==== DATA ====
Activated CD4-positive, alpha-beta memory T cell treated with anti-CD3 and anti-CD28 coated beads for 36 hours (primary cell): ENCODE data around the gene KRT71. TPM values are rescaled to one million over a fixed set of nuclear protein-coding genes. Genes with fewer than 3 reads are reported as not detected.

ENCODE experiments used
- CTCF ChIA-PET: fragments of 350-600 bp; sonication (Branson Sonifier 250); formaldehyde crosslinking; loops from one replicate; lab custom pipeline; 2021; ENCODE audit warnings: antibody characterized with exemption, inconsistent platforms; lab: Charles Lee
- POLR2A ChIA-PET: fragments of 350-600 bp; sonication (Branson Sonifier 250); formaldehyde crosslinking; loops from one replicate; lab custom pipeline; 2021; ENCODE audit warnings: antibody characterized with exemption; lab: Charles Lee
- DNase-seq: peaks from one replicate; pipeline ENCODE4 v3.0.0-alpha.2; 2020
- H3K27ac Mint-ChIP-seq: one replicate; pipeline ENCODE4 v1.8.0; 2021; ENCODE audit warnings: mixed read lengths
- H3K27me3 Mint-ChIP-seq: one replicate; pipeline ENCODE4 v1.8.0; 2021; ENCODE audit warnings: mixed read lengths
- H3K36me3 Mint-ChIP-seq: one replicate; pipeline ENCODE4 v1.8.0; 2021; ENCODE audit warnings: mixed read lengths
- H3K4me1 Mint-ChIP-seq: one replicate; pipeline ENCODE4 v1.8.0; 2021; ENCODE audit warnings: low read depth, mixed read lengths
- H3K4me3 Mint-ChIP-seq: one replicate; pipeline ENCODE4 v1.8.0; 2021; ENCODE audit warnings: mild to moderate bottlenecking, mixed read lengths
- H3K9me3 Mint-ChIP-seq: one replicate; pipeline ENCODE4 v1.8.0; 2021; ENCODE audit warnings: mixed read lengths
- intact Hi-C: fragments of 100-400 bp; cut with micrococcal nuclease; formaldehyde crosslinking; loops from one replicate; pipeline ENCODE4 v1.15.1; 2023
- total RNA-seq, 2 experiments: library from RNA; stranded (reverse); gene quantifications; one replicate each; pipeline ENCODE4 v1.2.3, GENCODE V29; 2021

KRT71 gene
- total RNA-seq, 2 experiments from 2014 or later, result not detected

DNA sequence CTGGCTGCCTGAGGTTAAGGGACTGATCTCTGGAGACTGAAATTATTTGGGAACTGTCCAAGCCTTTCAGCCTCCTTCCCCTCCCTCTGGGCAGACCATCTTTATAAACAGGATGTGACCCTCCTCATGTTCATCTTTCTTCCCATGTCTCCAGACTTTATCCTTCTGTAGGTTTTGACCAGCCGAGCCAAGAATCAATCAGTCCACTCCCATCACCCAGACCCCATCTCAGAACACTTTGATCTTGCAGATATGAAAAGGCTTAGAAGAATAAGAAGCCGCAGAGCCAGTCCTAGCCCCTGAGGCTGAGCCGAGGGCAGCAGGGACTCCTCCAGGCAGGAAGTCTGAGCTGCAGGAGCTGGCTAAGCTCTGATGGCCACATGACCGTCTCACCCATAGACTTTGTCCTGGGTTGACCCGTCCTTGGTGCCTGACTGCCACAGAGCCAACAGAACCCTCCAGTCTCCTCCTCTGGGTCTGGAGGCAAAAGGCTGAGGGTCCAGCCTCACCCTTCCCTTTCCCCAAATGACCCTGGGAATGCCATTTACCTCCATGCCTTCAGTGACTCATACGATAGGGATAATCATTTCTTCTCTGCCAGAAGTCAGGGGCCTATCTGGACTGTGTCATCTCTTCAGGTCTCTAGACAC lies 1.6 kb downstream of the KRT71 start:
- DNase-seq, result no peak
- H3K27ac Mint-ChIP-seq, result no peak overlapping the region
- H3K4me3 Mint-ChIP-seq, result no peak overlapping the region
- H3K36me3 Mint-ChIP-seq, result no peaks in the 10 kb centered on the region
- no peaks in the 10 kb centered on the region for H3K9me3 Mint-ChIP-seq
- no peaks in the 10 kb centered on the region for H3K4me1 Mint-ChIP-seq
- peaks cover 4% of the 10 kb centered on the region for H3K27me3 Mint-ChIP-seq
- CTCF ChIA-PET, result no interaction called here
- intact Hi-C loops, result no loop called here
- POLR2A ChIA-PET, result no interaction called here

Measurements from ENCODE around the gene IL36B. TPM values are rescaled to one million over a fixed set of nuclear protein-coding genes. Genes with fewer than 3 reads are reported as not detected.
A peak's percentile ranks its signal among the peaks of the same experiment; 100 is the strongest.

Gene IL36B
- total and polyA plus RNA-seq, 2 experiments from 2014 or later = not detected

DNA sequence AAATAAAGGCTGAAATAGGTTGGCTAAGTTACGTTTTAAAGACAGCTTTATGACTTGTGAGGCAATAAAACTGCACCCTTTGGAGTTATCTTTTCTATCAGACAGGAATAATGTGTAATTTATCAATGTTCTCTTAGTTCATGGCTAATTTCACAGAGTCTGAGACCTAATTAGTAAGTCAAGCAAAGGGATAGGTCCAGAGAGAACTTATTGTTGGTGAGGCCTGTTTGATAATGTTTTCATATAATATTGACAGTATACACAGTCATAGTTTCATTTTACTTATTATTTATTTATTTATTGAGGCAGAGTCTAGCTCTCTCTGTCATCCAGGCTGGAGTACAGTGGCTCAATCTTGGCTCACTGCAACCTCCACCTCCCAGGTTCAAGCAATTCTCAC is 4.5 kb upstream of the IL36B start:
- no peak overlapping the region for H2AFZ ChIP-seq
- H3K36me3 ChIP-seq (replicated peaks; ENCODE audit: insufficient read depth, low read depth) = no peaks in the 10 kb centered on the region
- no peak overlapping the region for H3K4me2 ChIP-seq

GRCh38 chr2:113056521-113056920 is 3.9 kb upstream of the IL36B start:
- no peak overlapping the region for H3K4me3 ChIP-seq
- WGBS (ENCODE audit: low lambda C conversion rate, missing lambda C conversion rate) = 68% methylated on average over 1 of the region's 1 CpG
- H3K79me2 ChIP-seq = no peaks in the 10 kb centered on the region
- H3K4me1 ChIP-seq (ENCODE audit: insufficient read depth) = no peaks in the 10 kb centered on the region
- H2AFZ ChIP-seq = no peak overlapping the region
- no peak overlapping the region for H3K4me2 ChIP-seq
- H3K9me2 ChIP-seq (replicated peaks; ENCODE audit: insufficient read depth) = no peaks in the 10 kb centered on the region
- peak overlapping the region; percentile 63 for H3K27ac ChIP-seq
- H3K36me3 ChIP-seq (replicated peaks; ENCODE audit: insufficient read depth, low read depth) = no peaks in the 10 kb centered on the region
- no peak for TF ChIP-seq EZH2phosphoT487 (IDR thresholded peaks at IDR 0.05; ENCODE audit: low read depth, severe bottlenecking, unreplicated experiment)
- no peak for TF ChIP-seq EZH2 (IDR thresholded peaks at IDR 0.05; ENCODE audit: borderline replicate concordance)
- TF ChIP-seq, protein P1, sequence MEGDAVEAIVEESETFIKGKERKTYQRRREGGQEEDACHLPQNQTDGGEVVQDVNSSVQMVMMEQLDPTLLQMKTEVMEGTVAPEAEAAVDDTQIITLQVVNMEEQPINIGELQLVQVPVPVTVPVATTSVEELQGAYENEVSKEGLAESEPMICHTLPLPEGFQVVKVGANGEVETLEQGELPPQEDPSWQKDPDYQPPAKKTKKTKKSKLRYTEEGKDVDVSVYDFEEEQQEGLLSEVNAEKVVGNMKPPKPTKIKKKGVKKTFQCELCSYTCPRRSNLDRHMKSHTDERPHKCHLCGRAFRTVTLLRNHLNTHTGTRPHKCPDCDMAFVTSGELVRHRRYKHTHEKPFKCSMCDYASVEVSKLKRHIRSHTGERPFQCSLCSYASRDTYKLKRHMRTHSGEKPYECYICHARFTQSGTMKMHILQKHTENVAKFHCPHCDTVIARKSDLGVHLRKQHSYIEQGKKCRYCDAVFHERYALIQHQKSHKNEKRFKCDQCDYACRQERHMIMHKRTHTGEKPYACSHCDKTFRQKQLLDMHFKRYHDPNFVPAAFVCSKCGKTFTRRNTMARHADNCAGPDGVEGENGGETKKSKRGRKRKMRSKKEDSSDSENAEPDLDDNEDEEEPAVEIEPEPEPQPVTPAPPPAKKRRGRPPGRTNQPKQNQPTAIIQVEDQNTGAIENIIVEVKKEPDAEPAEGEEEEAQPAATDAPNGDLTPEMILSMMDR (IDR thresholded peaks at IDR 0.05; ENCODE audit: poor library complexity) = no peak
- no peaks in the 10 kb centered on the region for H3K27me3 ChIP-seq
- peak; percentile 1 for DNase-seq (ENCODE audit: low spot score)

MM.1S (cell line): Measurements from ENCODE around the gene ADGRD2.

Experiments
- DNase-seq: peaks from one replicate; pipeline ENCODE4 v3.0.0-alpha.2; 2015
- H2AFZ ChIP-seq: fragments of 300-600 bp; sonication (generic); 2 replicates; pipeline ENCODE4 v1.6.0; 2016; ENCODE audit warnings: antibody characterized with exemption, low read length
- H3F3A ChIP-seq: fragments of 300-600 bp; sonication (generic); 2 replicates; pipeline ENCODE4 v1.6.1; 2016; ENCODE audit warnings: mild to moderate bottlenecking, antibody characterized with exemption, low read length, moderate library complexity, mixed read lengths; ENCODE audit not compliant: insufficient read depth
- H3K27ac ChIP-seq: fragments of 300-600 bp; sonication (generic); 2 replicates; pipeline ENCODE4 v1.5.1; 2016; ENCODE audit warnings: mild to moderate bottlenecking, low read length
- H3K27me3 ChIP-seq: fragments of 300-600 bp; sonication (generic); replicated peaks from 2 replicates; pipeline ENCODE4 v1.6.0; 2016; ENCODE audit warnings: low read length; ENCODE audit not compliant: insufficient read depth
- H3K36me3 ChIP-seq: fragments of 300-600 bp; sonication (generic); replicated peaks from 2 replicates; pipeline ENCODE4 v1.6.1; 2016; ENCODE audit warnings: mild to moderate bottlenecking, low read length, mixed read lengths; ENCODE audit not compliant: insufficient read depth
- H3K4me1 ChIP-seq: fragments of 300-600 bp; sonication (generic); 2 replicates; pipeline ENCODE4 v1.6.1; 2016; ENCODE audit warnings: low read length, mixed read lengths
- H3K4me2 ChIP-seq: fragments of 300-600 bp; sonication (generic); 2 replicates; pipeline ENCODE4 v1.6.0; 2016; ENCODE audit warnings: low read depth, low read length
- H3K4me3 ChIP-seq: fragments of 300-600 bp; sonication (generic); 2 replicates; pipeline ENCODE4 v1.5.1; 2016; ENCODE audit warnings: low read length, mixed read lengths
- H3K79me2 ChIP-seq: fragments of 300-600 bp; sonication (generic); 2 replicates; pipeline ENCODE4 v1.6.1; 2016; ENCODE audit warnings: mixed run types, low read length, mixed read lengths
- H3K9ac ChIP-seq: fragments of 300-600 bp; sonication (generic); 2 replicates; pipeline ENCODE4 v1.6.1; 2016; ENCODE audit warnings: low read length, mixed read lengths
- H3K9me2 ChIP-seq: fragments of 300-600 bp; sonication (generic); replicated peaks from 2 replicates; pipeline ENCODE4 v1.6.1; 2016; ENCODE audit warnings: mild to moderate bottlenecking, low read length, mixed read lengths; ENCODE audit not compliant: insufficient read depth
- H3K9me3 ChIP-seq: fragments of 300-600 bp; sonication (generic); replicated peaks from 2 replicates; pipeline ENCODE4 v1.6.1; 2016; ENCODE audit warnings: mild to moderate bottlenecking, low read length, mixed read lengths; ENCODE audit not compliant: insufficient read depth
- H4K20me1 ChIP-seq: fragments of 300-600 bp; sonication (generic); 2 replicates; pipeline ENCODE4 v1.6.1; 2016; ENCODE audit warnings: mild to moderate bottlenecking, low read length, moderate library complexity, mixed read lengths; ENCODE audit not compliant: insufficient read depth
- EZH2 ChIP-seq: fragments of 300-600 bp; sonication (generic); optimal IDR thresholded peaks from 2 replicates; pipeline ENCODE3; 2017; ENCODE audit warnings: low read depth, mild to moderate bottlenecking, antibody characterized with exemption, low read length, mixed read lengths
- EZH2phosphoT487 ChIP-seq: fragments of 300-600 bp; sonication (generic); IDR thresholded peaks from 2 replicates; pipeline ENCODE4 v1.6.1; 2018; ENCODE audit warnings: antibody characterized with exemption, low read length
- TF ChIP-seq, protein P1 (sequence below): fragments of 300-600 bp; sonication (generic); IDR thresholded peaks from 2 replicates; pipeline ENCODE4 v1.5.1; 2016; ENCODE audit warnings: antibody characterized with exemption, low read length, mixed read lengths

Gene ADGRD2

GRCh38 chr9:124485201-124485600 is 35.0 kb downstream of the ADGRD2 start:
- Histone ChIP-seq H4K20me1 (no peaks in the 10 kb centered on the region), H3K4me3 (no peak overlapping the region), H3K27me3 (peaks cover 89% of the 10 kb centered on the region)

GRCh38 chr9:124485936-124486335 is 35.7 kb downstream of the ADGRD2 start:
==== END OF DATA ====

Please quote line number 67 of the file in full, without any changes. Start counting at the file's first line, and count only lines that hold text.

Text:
- EZH2phosphoT487 ChIP-seq: fragments of 300-600 bp; sonication (generic); IDR thresholded peaks from 2 replicates; pipeline ENCODE4 v1.6.1; 2018; ENCODE audit warnings: antibody characterized with exemption, low read length